Last-Minute Thoughts From The New Cooperstown Inductees
By Dan Schlossberg
The three living members of the Baseball Hall of Fame’s Class of 2020 gathered for separate media Zoom calls Thursday and provided a variety of surprising comments.
Derek Jeter, who fell one vote shy of unanimous selection, said his dad coached him, insisting he try other positions than shortstop. “He hit me some fly balls but I wasn’t very good, so that was the end of that experiment,” said Jeter, who spent 20 years as shortstop for the New York Yankees.
Jeter, who even pitched a little, wanted to be an everyday player. But his defensive prowess at short waned as he got older.
“Analytics entered the picture toward the end of my career,” he said. “My job was to be consistent and be accountable. I started at 20 but ended at 40. And you slow down a bit toward the end of your career.”
Larry Walker, who grew up in British Columbia before signing with the Montreal Expos, now has a winter home in Palm Beach, where the Expos trained, and a summer cabin in Canada that he calls “my comfort place.”
The one-time National League MVP never followed baseball growing up because the game wasn’t big in hockey-crazy Canada. In fact, the only live games Walker saw involved the Seattle Mariners, who were three hours from his home.
Walker, who also won three batting titles and five Gold Gloves as an outfielder, once played for a minor-league team managed by Ken Brett, best-known as a good-hitting pitcher who was also the brother of Hall of Famer George Brett.
A winter ball knee injury suffered in Hermosillo, Mexico almost killed his career. Among other things, he ripped his ACL – the same injury suffered two months ago by Ronald Acuna Jr.
Once he recovered and reached the majors, Walker was a sensation in right field. He once threw out Tony Fernandez at first base – and then had to face him in the same clubhouse at the All-Star Game.
Simmons, picked by a veterans committee, said he started working on his speech the second he was selected. Inductees are told to keep speeches short and simple, no longer than 10-12 minutes, and to submit them a month ahead of time – something neither Jeter nor Walker did.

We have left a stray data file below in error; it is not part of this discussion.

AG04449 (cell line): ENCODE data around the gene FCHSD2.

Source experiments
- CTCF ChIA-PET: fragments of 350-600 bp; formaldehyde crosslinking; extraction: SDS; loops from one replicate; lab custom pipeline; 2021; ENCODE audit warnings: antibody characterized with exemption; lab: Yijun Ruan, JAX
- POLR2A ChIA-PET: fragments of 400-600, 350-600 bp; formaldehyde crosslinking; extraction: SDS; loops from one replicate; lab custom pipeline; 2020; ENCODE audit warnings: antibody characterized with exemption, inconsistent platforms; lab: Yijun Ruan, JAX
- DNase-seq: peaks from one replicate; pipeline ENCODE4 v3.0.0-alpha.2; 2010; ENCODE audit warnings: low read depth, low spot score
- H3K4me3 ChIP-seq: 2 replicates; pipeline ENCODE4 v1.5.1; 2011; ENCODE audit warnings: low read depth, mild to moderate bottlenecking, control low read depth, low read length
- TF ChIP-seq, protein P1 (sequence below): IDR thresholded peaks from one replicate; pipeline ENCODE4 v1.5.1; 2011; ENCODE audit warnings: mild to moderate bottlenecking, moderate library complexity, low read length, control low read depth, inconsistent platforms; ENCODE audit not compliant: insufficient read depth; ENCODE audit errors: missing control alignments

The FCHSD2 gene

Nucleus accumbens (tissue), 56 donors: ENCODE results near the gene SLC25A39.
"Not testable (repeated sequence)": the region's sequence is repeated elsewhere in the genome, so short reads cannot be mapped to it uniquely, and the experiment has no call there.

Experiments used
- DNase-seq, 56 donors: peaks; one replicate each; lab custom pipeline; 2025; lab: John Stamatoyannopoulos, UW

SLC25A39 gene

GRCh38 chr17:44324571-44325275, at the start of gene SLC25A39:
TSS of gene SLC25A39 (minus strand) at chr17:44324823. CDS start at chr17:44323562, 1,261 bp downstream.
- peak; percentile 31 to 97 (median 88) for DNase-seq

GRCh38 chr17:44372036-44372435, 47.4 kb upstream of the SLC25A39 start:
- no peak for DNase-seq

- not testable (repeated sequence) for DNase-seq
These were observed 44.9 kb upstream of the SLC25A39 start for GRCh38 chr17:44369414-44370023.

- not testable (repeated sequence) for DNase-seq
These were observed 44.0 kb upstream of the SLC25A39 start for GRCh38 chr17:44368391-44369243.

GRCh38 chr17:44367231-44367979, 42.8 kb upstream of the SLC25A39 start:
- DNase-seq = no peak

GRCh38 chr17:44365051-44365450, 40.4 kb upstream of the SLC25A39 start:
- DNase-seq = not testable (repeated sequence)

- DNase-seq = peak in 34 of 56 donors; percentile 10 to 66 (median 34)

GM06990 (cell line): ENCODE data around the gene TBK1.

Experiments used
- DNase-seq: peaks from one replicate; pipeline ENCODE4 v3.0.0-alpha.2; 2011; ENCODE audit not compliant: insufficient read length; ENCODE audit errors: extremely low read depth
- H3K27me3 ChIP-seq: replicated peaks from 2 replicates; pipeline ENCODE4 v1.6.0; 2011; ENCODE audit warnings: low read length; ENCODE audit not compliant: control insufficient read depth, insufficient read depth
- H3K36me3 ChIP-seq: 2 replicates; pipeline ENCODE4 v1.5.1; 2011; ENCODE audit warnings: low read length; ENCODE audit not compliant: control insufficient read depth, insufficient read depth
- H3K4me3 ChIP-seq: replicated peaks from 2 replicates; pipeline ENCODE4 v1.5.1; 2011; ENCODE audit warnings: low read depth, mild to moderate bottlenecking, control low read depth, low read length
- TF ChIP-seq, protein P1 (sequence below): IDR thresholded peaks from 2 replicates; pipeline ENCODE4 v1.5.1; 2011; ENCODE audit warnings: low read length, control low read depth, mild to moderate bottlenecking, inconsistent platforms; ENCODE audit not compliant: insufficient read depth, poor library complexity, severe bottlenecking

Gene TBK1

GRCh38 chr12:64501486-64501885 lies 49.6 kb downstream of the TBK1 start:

Even after Walker learned all the nuances of outfield defense, he once lost track of the number of outs and handed a ball he caught to a batboy – with one out left to go.
“I’m just an average guy,” said Walker, whose humility makes a great addition to a Hall populated by such boisterous figures as Reggie Jackson.
Simmons and Jeter also were gracious and low-keyed about their impending baseball immortality.
Marvin Miller, who died at age 95 after going 0-for-7 in previous veterans committee votes, will be represented at the Sept. 8 inductions by Donald Fehr, who succeeded him as union chief. Like Simmons, Miller was named by a veterans committee.
HTP weekend editor Dan Schlossberg writes baseball for forbes.com, Latino Sports, USA TODAY Sports Weekly, Ball Nine, and Sports Collectors Digest. He is also the author of 38 baseball books. E.mail him at firstname.lastname@example.org.
While pitching four scoreless innings of relief for the Dodgers in his debut, Andre Jackson became the first pitcher of the Modern Era (since 1901) with at least five strikeouts and four walks but no runs allowed in a debut relief appearance . . .
Switch-hitting Yankees shortstop Andrew Velasquez, a Fordham Prep grad, lives in the Bronx with his parents because he says it’s “way closer than staying in Manhattan and cheaper too” . . .
The stingiest bullpen in the majors belongs to the Miami Marlins, who have yielded the fewest walks per nine innings . . .
The late-season return of Corey Kluber, Domingo German, and Luis Severino has created an abundance of riches in a Yankees rotation populated by people like Nestor Cortes and Andrew Heaney . . .
Texas right-hander Glenn Otto, a 25-year-old Rice University product, threw five scoreless innings against the powerful Astros in his big-league bow after arriving from the Yankees in the Joey Gallo deal.